But what if the records are falsified? What if the owner of a bus company wants a different outcome and is willing to break the rules for it?
Can we say with certainty the system still works? Are we confident in school bus safety?
The questions follow a series of announcements by Service NL over the past six months, with Highway Traffic Act charges laid against multiple bus companies, service stations and mechanics. Earlier this month, a fourth case was revealed, this time involving criminal charges and allegations of fraud. The charges are before the courts.
Looking at the cases collectively, both the school board and Service NL said their general confidence in the system stands.
“Every day, student safety is first and foremost on our radar,” said Terry Hall, the English School District’s assistant director of education for finance and student transportation.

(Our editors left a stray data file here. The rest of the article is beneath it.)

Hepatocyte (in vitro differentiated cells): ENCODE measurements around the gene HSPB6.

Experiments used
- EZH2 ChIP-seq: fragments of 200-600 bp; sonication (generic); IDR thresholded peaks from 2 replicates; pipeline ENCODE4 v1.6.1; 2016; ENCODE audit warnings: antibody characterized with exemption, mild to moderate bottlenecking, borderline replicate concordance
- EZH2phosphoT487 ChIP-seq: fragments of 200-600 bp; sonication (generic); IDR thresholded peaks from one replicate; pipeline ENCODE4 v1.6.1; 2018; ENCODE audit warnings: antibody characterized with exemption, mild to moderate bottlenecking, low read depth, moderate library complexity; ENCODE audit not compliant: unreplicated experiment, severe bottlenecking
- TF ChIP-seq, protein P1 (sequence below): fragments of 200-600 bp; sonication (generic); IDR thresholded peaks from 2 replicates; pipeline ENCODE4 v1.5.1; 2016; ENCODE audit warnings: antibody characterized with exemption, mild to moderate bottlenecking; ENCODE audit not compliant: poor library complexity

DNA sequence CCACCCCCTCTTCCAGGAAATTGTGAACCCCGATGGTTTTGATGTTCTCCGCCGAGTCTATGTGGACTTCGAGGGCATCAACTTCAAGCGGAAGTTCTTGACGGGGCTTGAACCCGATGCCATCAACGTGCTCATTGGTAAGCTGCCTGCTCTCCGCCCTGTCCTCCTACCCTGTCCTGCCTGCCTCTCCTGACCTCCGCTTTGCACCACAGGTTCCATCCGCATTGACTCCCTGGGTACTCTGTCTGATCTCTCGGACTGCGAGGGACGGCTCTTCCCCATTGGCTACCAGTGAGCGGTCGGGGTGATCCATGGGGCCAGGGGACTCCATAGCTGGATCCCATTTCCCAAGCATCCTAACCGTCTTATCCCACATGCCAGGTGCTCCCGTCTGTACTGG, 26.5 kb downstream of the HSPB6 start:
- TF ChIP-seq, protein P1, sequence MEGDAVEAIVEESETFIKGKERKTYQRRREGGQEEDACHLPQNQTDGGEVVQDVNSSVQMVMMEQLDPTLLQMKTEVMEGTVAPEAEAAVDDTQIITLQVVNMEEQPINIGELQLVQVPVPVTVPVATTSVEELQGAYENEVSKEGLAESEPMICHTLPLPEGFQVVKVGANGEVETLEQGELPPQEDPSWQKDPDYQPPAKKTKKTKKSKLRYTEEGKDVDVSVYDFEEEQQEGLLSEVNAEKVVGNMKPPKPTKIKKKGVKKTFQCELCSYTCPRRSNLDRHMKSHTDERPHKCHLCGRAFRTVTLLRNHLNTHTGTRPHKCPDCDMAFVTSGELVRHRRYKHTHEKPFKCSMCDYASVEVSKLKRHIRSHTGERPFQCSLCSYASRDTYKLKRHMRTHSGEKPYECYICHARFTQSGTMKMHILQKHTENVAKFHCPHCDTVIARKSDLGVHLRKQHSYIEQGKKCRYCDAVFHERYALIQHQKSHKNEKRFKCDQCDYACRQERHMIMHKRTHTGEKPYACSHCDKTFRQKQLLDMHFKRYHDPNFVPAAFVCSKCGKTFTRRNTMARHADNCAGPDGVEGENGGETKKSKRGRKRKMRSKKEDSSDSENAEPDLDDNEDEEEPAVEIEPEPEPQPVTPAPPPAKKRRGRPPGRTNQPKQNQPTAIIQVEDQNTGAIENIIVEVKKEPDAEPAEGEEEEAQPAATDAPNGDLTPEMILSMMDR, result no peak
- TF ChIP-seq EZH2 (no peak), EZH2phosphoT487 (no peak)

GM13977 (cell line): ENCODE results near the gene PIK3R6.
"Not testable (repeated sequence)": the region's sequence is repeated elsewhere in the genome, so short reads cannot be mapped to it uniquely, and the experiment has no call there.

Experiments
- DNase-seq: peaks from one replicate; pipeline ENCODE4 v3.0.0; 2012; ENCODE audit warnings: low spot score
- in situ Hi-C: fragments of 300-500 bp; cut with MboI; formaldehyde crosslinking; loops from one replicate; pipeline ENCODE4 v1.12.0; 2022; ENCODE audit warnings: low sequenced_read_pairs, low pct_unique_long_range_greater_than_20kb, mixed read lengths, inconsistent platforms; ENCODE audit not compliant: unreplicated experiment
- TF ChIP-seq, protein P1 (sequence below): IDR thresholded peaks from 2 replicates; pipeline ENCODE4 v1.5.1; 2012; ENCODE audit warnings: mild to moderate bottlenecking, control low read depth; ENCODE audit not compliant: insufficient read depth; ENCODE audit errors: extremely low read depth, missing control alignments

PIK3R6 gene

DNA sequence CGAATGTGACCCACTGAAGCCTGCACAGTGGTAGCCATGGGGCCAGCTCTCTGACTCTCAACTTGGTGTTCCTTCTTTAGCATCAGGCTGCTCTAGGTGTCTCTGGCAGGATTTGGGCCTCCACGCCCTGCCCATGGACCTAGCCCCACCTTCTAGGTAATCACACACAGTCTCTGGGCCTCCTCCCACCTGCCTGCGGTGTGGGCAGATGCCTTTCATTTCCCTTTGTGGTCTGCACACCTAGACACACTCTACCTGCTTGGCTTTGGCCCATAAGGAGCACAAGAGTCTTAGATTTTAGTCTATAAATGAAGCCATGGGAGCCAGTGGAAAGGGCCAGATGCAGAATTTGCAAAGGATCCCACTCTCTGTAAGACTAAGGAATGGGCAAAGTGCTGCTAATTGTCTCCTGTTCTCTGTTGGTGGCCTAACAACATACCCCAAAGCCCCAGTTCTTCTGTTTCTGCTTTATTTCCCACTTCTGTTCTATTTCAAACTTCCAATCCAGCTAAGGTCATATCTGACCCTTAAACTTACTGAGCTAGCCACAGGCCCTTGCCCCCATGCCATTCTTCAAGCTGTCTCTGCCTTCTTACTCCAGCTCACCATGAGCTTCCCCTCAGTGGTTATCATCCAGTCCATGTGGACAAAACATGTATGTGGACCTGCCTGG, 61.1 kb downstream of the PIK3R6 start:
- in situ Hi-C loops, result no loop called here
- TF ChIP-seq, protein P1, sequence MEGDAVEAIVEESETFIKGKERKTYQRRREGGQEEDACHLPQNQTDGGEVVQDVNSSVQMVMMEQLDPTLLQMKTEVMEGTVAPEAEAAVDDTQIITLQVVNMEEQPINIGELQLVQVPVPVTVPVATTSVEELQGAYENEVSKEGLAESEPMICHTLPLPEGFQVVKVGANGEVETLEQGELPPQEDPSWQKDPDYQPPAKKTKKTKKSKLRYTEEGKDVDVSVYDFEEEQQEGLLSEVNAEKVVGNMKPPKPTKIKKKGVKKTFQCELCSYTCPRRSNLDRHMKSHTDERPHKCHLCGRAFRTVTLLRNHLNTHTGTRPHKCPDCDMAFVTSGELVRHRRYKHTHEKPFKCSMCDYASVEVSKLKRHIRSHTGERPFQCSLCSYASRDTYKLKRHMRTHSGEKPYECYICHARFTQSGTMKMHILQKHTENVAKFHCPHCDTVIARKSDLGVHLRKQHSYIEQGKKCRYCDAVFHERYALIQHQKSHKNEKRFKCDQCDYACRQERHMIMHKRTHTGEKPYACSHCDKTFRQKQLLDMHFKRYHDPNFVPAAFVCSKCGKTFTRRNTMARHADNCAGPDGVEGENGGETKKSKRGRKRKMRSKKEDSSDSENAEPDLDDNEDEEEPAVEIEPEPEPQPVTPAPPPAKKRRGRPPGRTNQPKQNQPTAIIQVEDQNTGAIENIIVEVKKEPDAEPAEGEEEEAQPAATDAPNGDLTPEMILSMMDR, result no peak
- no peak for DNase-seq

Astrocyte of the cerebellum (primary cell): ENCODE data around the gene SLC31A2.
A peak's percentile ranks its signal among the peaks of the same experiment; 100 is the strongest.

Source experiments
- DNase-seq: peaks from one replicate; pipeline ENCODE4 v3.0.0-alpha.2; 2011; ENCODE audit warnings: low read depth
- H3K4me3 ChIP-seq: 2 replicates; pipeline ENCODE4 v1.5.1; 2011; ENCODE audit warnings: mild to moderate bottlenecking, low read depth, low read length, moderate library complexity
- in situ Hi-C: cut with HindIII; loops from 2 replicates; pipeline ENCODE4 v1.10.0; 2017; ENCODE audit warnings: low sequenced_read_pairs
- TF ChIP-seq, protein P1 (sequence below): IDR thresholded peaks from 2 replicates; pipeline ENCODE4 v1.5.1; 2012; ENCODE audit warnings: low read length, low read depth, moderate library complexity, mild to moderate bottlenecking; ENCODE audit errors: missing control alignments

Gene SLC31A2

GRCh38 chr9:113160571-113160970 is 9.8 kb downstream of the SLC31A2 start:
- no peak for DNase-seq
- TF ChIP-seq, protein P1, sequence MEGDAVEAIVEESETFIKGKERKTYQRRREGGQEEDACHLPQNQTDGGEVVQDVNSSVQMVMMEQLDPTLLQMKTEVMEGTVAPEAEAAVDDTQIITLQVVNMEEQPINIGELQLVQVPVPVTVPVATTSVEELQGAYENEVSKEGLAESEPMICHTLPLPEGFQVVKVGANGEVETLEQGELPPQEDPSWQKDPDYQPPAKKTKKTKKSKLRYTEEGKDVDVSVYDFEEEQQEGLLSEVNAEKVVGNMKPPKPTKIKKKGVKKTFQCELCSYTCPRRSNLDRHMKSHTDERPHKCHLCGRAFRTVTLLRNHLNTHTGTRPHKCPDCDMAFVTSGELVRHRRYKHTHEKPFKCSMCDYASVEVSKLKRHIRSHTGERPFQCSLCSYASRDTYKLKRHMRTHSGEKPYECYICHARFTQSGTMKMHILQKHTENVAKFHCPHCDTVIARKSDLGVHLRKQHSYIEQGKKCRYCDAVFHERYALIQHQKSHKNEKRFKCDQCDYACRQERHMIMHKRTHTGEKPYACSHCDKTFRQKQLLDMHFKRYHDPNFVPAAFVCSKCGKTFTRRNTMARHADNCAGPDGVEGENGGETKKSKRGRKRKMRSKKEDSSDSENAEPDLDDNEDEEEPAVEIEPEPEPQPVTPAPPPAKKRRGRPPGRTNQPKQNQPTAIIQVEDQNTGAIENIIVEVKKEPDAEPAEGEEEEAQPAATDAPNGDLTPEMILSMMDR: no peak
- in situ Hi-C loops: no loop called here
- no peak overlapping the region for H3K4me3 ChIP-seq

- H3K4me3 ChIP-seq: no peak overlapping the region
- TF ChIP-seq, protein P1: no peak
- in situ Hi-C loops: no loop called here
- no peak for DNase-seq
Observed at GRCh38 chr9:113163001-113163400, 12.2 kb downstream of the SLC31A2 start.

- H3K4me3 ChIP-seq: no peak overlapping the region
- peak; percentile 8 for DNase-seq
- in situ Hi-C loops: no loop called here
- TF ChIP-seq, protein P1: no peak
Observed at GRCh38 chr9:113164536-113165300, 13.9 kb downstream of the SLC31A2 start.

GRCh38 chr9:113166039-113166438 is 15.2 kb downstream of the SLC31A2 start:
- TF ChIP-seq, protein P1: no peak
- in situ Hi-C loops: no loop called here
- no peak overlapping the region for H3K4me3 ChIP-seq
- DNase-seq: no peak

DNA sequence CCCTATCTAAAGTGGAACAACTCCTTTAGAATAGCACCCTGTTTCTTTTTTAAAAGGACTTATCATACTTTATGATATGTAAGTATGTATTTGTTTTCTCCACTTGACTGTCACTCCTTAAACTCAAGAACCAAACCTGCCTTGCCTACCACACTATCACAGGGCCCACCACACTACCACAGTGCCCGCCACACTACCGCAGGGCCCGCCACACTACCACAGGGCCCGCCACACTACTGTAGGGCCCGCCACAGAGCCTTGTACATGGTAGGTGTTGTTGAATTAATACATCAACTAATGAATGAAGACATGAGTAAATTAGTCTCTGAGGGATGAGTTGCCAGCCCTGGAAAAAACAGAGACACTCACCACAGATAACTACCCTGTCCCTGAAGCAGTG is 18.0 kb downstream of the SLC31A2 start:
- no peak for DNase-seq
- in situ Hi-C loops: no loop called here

His is a long title, but the bottom line is he’s responsible for the student transportation division. His staff deals with school bus contracts, routes and tendering. They also have responsibility for the English school district’s own depots and the deployment of buses.
When it comes to determining mechanical safety for all, Hall said the school board looks to the inspection station (garage) reports received twice a year and to the inspections by the regulator, Service NL.
The mechanics’ inspection reports include five carbon copies, distributed to five different sets of eyes, with one being in the school district’s files. And Service NL’s own vehicle inspections provide reassurance on any mechanical concerns, he said.
“The independent inspection by Service NL will uncover issues when an official inspection station (garage) or a contractor is doing something they’re not supposed to do,” he said.
The province has 227 Official Inspection Stations licensed to deal with school buses. The charges announced over the last six months relate to four locations.